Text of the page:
Farewell to FIRE Hello to FIRE
When I was 22 years old I had three dark blue uniforms pressed for the first day of the fire academy and one pair of polished, steel toe work boots. The clock radio went off at 4:45 a.m. playing The Fireman by George Strait like some sort of F.M. omen. I had no idea the ride I was about to begin.
I would make some of my best friends along this 21 year journey and I’d see things I couldn’t have imagined before it. I’d watch those twin towers fall in my first few shifts and see firefighters enter the public consciousness again.
I sought out the busiest stations and the places I could learn the most. I volunteered for EMS and went to Paramedic school despite having a free ticket out of it. I’m so grateful I did. I’d polish up on Spanish as a Lieutenant at 25’s on the Southwest side and get good at landing helicopters and packing wounds. I’d get on at Rescue as a Captain and hang from ropes and slither through caves and run rapids at night. I’d make Battalion Chief and run fires and rescue calls from a radio. My hands got soft. It was one promotion too many for my personality.
The first ten years of my career was as a Bachelor. I worked as much as I could because I wanted to learn and it’s where my friends were. Then I met my better half and life changed. I still loved the job but I now had these people at home that I also loved.
My son has two houses. He spends half his time at ours. I was gone for a third of that half. That left less time to be a part of his life and development.
We started building a little business to supplement retirement which should have been coming in about ten years from now (around year 30) but we reached our goals sooner than expected. This has allowed us to make the decision for me to retire from the Fire Department and be present for both kids’ lives and to continue to grow our family business.
It’s hard to say goodbye. As hard as it would be if I worked ten or twenty more years. It was always going to be hard – whenever it happened. I’ll miss the people; the most courageous bunch of people I’ve ever known. I’m sure the world has many people who are courageous but few regularly get put in the positions to demonstrate it like firefighters do.
It is also a hugely exciting transition to working on my own time schedule building the business that we began a few years back with no idea of what it could become. There is a phrase in some financial circles on the internet called F.I.R.E. or the Financial Independence Retire Early movement. The Irony is not lost on me that I am leaving Fire and have accomplished FIRE. While I am technically retiring from the Fire Department, I am not retiring from work. I will be continuing to grow Home Again Properties with Veronica and the kids and will be exploring outdoor adventures as frequently as their school schedules will allow.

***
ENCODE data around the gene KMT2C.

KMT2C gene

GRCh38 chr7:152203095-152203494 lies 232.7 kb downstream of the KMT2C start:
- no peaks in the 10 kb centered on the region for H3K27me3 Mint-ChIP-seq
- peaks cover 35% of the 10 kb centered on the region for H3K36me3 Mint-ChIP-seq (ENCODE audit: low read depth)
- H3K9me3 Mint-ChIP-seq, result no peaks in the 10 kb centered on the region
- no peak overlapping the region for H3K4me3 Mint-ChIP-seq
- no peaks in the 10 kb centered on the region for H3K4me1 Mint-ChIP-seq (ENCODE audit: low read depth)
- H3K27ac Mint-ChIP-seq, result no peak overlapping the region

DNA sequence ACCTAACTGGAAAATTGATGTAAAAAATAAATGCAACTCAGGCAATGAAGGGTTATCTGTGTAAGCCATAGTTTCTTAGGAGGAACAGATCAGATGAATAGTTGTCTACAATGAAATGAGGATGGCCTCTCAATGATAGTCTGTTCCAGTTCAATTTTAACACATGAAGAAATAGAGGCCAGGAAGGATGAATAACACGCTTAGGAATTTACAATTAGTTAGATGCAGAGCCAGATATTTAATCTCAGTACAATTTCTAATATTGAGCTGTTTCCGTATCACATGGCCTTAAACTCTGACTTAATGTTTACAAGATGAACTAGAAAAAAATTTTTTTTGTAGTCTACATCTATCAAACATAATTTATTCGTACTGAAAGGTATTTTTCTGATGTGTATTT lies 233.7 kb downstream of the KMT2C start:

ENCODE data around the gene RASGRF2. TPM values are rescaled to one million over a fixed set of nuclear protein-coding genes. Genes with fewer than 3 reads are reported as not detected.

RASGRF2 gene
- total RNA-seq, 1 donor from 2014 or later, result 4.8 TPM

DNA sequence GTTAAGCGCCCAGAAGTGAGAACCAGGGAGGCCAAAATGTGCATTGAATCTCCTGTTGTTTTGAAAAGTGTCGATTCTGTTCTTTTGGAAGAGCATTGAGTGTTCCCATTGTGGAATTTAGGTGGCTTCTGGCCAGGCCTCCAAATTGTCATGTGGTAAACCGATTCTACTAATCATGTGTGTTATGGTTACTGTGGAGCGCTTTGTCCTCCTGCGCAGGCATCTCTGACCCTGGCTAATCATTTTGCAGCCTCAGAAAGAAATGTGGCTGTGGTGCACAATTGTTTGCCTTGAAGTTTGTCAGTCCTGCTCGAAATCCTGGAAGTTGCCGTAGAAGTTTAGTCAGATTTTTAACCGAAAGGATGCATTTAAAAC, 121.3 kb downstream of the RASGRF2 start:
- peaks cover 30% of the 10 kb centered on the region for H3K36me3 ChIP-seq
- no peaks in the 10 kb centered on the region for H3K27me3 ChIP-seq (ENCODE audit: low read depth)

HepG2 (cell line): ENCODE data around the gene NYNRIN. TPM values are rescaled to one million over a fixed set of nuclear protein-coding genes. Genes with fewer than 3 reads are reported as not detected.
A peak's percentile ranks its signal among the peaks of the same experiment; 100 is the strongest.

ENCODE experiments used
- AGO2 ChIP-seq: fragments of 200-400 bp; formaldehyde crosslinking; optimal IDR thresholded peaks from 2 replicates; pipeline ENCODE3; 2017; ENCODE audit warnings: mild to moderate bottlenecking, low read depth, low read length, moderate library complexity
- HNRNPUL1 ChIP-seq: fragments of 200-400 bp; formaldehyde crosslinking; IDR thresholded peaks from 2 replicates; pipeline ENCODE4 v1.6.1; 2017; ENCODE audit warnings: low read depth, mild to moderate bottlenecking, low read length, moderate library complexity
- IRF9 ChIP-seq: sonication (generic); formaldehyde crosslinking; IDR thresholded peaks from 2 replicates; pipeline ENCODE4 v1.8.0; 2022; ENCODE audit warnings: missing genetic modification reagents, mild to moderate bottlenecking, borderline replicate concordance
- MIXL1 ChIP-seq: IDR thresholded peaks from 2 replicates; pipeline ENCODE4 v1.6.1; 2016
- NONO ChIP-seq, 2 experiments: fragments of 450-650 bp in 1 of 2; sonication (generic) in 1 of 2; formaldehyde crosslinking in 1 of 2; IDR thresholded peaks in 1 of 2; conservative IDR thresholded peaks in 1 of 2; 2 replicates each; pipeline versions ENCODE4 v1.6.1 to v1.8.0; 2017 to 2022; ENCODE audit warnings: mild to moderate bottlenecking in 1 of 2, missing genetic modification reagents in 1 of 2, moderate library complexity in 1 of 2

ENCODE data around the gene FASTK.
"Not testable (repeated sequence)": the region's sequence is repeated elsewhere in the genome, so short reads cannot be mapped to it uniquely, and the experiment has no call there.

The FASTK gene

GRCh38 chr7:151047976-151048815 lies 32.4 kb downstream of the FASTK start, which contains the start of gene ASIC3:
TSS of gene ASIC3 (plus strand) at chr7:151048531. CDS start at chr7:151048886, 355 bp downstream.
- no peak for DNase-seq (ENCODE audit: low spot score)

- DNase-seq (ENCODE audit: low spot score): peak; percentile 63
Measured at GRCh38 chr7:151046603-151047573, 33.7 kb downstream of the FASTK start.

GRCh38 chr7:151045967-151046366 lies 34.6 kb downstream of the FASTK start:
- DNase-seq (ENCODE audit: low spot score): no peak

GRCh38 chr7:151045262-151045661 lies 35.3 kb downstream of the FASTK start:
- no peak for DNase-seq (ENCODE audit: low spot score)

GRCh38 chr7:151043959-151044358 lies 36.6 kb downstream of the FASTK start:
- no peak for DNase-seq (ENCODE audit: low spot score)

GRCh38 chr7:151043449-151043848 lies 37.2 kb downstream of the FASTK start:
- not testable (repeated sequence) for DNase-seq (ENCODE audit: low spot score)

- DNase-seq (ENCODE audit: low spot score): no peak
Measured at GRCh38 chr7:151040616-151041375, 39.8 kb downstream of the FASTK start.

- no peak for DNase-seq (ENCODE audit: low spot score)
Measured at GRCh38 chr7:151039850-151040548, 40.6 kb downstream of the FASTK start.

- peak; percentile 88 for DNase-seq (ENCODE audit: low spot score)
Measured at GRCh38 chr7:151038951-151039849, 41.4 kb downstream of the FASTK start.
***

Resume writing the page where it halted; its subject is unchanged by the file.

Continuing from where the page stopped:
We’ll continue to find old houses and transform them into wonderful homes for amazing tenants. We’ll continue returning great returns to our investors. We will teach what we’ve learned to anyone who will listen as it has truly changed our lives. I am now going to help other people recognize that financial freedom is possible if they want it. It’s hard work and sacrifice like all good things are but I want to show you the way that has worked for us. To retire at 43 years old is surreal. We could have never expected this when we opted to rent out my house when we got married and bought our own place together eleven years ago.
We climbed a mountain and now it’s time to jump off and climb another one. I like challenge and crave growth. As one friend said as he was absorbing the news that I was retiring, “you are the guy who bought a unicycle and learned to ride it at the station because you thought it would be fun. Then you learned to tie flies for fly fishing. You always need to be challenged.”
I think that may be the best explanation for this change. With the support of my family, we have not made the decision lightly. We are excited about the future and sad at the same time. It will be hard at times however we teach our kids that they can do hard things and we believe we need to model the same. Hard things are not to be avoided if they are leading in the direction that we want to go. In fact, hard things have preceded the best things in my life.
I appreciate the support from my friends, family and fire family. This won’t be a recliner retirement. This will be more of a “re-direction” retirement focusing on family, business, travel, growth, and learning to be present in the moments of life as it’s the only way I know to slow the hands of time that seem to spin ever faster. I may even dust off the old unicycle.
We only have one precious life and it is important to be sure we are always living the best version of that for ourselves. We cannot just do what is expected of us or follow what the norms dictate. Your prayers are appreciated as my family and I step out of the known into the unknown and do a hard thing. We are very excited and know that we are going in the right direction for our family as we attempt to always Keep the Main Thing the Main Thing.